b. 21/01/1882 Stourbridge, Worcestershire. d. 13/10/1945 Doncaster, Yorkshire.
Thomas Bryan (1882-1945) was born at Bott Lane, Lye, near Stourbridge, Worcestershire on 31st January 1882. His father, also Thomas, was a coal hewer. His mother was Sarah nee Hoskins, and they married in Stourbridge in 1881. By 1891, the family had moved north to Castleford, Yorkshire. Thomas was educated at the Potteries Council School and attended the United Methodist Church Sunday School, both in Whitwood Mere, Castleford. He was employed as a miner around Castleford and just before the war was working for Henry Briggs & Co at Whitwood Colliery. He also played rugby league and was a member of the Castleford Northern Rugby Football Union team during the 1906-1907 season.
On Boxing Day 1903, Thomas married Sarah nee Smart at Whitwood Mere Parish Church, Castleford. They at 29 Hunt Street, then later at 11 Fairfield Villas in Castleford. They went on to have five children – Thomas Alfred, Fanny (died aged just 1), Albert, Sarah and Evelyn. Thomas enlisted in the Northumberland Fusiliers on 11th April 1915 and went to France after training on 22nd December with the 25th Battalion. He fractured his ankle and was evacuated back to England in April 1916, but following recovery, returned to France on 4th October. He was promoted to Lance Corporal on 26th March 1917.
On 9th April 1917 near Arras, France, during an attack Lance-Corporal Bryan although wounded, went forward alone in order to silence a machine-gun which was inflicting much damage. He worked his way along the communication trench, approached the gun from behind, disabled it and killed two of the team. The results obtained by Lance-Corporal Bryan's action were very far-reaching. Due to his wounds, he was evacuated to England and treated at Alnwick Military Convalescent Hospital. The VC was presented to him by King George V at St James’ Park Football Ground, Newcastle upon Tyne on 17th June 1917, in front of a crowd of 40,000. On 27th July, he and Private Ernest Sykes VC received a civic reception at the Empire Theatre, Newcastle. They were presented with war loans, a clock and a wallet of Treasury notes.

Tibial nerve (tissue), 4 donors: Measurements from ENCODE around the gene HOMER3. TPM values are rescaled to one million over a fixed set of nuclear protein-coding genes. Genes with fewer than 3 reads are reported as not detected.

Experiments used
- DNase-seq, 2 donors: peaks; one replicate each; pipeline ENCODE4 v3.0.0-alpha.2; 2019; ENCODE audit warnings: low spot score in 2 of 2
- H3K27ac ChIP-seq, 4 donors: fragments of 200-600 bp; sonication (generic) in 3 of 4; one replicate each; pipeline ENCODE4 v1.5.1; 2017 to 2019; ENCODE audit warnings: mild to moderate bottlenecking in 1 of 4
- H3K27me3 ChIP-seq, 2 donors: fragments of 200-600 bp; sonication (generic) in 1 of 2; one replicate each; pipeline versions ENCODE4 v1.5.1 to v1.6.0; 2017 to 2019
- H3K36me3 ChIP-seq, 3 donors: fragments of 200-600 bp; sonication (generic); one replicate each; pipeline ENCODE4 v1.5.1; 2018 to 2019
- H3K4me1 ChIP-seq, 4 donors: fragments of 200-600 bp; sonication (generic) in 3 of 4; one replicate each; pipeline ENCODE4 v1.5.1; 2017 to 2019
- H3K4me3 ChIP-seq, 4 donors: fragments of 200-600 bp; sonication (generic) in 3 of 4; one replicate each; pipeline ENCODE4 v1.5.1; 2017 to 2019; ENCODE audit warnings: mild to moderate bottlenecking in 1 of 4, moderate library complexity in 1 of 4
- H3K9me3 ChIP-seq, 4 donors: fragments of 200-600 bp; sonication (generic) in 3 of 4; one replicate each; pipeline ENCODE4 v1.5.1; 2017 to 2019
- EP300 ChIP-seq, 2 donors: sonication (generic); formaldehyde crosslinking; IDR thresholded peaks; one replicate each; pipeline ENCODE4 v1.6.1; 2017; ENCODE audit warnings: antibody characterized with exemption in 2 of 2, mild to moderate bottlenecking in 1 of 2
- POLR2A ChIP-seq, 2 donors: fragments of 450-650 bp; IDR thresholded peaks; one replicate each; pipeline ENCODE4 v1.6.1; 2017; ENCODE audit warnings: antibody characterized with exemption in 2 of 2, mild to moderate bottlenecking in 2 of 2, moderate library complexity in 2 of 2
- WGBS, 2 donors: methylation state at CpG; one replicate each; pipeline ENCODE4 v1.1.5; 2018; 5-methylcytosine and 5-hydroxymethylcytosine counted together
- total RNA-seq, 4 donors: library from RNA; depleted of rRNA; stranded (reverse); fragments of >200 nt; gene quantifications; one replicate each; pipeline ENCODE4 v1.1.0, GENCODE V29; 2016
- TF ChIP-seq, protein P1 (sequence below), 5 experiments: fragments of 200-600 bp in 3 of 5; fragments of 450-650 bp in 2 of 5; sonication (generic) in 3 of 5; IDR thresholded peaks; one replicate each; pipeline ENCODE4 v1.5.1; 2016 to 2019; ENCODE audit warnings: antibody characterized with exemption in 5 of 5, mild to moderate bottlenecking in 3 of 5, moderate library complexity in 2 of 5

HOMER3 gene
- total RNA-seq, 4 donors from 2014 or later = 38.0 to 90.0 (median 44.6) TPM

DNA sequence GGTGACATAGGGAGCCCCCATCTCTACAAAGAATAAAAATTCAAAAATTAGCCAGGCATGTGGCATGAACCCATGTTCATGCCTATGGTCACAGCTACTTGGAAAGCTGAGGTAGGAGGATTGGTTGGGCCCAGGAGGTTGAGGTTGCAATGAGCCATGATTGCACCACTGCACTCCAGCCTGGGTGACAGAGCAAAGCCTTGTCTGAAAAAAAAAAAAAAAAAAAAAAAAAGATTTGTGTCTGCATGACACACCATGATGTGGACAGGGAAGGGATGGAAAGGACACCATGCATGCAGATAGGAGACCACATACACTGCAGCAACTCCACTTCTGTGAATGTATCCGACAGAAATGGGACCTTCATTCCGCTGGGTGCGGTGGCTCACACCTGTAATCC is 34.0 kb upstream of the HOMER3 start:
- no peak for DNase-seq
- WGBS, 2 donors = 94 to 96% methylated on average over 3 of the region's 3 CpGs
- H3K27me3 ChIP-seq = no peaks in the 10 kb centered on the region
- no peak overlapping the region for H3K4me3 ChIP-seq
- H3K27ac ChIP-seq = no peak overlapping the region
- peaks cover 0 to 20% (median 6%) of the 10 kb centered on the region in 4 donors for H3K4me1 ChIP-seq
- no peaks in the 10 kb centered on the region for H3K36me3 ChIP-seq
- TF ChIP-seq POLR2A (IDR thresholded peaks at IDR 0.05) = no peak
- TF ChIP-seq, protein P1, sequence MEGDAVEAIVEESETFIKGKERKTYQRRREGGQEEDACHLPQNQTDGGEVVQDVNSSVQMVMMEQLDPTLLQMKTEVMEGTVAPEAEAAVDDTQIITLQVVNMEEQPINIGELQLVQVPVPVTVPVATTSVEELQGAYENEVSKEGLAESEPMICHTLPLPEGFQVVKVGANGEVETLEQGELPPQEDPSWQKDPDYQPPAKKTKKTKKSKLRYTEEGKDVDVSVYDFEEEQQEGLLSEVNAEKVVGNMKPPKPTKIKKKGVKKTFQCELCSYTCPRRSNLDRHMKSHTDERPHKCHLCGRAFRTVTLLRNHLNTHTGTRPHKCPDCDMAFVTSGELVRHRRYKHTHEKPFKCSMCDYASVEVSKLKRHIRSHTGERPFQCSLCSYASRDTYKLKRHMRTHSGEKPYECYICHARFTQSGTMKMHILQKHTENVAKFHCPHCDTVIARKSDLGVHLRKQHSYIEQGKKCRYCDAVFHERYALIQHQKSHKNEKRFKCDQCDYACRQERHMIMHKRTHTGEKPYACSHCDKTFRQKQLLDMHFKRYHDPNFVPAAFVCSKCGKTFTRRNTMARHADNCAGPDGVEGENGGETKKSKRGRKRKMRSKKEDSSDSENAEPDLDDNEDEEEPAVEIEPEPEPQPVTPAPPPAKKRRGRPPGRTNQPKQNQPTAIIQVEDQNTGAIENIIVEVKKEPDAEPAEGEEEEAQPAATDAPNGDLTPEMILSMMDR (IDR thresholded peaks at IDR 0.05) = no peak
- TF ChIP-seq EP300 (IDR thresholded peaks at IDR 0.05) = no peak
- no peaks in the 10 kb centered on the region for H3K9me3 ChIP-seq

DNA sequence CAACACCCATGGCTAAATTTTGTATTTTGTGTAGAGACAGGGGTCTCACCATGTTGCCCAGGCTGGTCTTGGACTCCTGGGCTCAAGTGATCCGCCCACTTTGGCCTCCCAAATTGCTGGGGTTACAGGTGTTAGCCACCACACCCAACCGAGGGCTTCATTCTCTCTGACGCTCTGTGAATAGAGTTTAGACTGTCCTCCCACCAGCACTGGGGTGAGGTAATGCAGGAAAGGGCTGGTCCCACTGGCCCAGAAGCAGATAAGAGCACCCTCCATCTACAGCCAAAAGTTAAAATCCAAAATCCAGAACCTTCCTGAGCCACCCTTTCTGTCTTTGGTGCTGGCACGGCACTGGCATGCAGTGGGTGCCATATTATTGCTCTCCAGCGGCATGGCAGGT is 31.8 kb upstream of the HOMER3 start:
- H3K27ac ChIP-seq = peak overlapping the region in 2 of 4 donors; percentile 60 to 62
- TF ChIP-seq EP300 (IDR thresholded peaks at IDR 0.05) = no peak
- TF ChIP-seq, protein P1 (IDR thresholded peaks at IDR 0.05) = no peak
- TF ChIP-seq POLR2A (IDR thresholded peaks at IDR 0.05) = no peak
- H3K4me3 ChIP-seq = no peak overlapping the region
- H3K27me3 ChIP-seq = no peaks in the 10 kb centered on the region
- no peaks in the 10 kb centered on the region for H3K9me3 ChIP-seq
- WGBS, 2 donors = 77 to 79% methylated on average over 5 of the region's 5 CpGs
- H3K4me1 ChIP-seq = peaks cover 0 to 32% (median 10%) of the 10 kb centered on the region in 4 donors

On 29th July 1918, while being treated at Norwich War Hospital, he rescued a three-year-old girl, Phyllis Richardson, from drowning in the river at Thorpe, Norwich and resuscitated her. Thomas was discharged on 16th September 1918 having been wounded three times. Post war he went back to mining at Castleford. From 1926 he was employed at Norton Colliery near Doncaster and from 1934 at Askern Colliery, Doncaster. He gave up mining in 1935 due to ill health caused by war wounds and the effects of gas poisoning and opened a greengrocer’s shop at Bentley with Arksey, Doncaster.
Thomas died at 44 Askern Road, Bentley, near Doncaster, Yorkshire on 13th October 1945 and is buried in Arksey Cemetery, Doncaster. His grave was the first completed project of the Victoria Cross Trust in 2013. In addition to his VC, he was also awarded the 1914-15 Star, British War Medal 1914-20, Victory Medal 1914-19 and George VI Coronation Medal 1937. The medals were sold for £9,800 to an anonymous buyer at a Christie’s auction on 25th July 1989. On 28th June 2000 they were sold at Dix Noonan Webb auction to Michael Ashcroft for £60,000, and are displayed in the Imperial War Museum.
LOCATION OF MEDAL: LORD ASHCROFT GALLERY, IMPERIAL WAR MUSEUM.
BURIAL PLACE: ARKSEY CEMETERY, DONCASTER, YORKSHIRE. SECTION J, GRAVE 237
Thomas Bryan's medals including VC on display at Lord Ashcroft Gallery, Imperial War Museum, London (Aug 2014)
Thomas Bryan is buried in Section J, Grave 237.
War Illustrated. 30th June 1917
Thomas Bryan's VC Memorial Stone unveiled on April 9th 2017 in Mary Stevens Park, Stourbridge (Alastair Kennedy-Rose)
Castleford Library (Alan Austin)
Castleford Library (Alan Austin)